“Why is the preferred weapon of the Galactic Empire the sword?” John C. Wright tackles that question in the sixth part of his essay collection Transhuman and Subhuman.
Following the premise that a man’s attitude toward war and death reveals his outlook on life, Wright examines a selection of great science fiction books for the answer to why authors attempting to imagine the future so often employ archaic conventions.
Wright posits five basic views on war.
- The hopeful place faith in supernatural justice. Though not blind to the horrors of war, their belief allows them to face death with chivalry and joyful abandon.
- The noble don’t rely on supernatural faith; nor do they ignore the brutality of war. But they strive for worldly justice and laud self-sacrifice for a worthy cause.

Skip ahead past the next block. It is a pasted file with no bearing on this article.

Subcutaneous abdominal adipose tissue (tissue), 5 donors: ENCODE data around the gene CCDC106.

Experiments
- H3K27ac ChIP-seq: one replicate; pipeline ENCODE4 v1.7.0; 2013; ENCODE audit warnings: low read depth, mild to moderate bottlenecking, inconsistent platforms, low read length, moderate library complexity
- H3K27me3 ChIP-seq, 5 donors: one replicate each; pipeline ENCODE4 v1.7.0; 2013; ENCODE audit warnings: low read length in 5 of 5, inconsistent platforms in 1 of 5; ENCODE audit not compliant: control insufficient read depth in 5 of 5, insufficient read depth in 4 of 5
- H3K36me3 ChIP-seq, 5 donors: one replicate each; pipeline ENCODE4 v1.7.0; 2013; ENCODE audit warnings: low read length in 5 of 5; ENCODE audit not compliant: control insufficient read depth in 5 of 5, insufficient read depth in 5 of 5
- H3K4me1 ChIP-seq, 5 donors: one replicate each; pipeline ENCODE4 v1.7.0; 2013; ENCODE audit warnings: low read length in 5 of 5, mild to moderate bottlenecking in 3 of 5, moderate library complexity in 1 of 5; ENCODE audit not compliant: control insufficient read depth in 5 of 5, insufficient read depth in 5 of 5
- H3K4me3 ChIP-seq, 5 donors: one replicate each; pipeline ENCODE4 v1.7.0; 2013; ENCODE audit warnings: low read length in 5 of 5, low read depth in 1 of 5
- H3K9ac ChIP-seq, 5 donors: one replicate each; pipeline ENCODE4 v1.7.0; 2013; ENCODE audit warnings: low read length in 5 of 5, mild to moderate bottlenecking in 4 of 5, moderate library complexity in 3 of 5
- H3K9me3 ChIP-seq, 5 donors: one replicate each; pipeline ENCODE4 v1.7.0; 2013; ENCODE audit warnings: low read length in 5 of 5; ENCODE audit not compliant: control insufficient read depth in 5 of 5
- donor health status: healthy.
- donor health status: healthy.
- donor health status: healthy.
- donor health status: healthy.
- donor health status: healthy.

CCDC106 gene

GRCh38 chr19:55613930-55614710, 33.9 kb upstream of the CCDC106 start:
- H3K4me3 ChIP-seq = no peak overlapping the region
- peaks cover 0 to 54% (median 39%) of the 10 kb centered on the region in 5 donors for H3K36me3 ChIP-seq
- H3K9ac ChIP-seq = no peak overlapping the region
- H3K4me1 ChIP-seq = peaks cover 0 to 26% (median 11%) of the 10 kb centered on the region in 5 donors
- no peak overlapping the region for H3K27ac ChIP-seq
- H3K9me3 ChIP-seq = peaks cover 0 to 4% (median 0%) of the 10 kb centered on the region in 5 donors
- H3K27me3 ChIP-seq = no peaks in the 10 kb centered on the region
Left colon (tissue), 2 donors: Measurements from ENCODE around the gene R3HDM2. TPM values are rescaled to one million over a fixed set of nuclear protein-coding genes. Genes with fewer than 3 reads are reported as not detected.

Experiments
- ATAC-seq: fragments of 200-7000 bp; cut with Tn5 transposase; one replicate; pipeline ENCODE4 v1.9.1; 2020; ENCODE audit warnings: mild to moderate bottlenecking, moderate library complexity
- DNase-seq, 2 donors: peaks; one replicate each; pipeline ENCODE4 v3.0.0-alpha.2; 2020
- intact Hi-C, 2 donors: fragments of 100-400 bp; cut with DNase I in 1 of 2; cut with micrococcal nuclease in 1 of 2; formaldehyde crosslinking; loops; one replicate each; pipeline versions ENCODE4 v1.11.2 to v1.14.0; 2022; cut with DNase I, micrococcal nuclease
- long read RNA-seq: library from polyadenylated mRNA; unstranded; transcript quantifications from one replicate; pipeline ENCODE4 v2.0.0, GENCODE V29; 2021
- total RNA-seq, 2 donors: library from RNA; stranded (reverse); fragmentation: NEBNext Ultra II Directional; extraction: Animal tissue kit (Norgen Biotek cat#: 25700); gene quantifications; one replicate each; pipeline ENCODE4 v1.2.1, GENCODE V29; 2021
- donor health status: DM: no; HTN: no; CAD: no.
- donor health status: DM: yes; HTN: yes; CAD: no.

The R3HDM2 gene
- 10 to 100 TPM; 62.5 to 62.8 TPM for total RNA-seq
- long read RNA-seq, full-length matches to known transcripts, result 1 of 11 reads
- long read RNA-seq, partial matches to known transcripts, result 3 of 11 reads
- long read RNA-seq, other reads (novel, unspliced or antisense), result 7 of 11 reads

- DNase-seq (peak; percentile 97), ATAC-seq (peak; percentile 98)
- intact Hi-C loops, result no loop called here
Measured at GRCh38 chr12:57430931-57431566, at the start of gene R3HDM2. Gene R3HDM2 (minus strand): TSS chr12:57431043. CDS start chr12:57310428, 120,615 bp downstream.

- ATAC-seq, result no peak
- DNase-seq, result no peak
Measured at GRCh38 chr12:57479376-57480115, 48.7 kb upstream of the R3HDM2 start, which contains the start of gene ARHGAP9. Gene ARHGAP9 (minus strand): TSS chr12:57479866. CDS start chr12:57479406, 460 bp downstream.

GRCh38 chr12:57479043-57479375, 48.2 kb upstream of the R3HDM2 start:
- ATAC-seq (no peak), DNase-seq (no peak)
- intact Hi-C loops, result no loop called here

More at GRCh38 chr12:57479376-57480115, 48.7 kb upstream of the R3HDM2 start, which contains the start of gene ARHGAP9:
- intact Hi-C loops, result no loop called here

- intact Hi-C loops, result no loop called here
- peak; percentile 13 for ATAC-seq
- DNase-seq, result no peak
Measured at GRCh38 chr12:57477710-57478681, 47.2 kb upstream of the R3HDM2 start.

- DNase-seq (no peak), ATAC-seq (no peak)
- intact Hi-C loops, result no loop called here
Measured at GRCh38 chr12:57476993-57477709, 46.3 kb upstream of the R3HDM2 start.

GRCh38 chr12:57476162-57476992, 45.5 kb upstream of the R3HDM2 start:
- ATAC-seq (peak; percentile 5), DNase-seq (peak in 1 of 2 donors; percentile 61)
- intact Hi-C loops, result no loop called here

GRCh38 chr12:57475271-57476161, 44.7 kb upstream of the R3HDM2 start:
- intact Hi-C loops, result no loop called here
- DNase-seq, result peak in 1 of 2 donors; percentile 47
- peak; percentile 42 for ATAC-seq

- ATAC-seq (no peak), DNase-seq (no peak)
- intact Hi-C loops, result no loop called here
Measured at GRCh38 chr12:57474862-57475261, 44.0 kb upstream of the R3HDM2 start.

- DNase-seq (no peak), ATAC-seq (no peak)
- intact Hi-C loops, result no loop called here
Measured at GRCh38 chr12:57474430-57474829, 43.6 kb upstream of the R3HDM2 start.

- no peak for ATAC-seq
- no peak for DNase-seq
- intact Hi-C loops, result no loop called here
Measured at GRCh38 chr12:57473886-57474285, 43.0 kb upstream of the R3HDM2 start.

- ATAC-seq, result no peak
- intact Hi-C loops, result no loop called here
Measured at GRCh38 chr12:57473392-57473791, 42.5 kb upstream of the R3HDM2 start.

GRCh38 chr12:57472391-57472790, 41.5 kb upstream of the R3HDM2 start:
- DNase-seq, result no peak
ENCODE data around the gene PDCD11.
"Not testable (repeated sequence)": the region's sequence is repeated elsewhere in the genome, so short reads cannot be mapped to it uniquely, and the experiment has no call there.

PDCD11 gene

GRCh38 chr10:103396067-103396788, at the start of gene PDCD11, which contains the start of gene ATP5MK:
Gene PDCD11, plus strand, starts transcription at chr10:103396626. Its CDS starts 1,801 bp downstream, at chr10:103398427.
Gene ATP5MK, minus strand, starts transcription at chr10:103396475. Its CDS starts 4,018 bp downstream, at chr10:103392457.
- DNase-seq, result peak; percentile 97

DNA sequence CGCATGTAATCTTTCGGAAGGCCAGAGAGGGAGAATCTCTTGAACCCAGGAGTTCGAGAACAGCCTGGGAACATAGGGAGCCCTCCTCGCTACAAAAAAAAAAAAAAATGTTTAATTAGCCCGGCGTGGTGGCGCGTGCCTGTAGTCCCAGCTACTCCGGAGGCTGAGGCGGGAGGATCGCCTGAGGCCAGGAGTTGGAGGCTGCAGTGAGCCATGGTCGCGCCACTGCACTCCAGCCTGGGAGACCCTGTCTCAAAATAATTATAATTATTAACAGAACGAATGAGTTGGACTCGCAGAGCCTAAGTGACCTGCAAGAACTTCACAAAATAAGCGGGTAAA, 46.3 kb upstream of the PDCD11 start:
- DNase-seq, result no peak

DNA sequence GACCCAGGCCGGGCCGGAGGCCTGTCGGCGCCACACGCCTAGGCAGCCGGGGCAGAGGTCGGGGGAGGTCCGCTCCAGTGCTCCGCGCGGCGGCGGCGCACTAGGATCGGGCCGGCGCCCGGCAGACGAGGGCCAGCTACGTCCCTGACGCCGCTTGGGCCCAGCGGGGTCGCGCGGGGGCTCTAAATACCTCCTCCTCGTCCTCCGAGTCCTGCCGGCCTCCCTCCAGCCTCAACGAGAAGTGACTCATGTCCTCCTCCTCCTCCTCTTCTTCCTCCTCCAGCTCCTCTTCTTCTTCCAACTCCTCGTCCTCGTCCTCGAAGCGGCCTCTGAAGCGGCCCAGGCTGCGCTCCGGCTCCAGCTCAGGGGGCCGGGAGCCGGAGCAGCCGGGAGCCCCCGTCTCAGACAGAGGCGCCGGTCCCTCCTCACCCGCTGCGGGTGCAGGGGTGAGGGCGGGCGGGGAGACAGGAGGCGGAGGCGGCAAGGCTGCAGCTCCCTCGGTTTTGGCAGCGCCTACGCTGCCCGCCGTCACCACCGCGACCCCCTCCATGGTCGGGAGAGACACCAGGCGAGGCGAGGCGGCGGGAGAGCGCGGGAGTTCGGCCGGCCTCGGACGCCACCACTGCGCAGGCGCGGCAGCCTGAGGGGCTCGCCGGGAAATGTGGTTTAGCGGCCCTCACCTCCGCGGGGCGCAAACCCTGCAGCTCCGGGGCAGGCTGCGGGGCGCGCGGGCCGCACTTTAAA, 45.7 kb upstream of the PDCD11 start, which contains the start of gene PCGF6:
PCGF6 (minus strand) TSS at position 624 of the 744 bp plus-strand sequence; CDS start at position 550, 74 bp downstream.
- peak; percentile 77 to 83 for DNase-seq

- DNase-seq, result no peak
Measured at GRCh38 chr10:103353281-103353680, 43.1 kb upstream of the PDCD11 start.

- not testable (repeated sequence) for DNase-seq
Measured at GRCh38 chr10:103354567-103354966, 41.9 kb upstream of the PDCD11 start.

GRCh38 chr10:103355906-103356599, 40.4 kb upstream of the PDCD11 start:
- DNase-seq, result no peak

- The ruthless put stock in neither divine nor human justice. They are consequentialists who believe that war is inevitable and should be fought with no quarter asked or given. This ruthlessness serves paradoxically utopian aims founded on the belief that it will usher in the perfection of human nature and eliminate all conflict.
- Idealists are the polar opposites of the ruthless, though they share their antipodes’ utopian vision. Idealism exalts human nature to the extreme of presuming that all conflicts are based on misunderstandings and that violence is never justified.
- The despairing embrace a nihilism that scorns utopianism, nobility, and hope alike. They value nothing but their own pleasure but will gladly let others, whom they deride as fools, fight and die for them.
…the easiest way for an author to summon up images of grandeur, either godlike or Oriental or barbaric, or images of chivalry, is to hearken to the past; and a sense of things both half-familiar and hauntingly romantic is most easily achieved by such archaisms.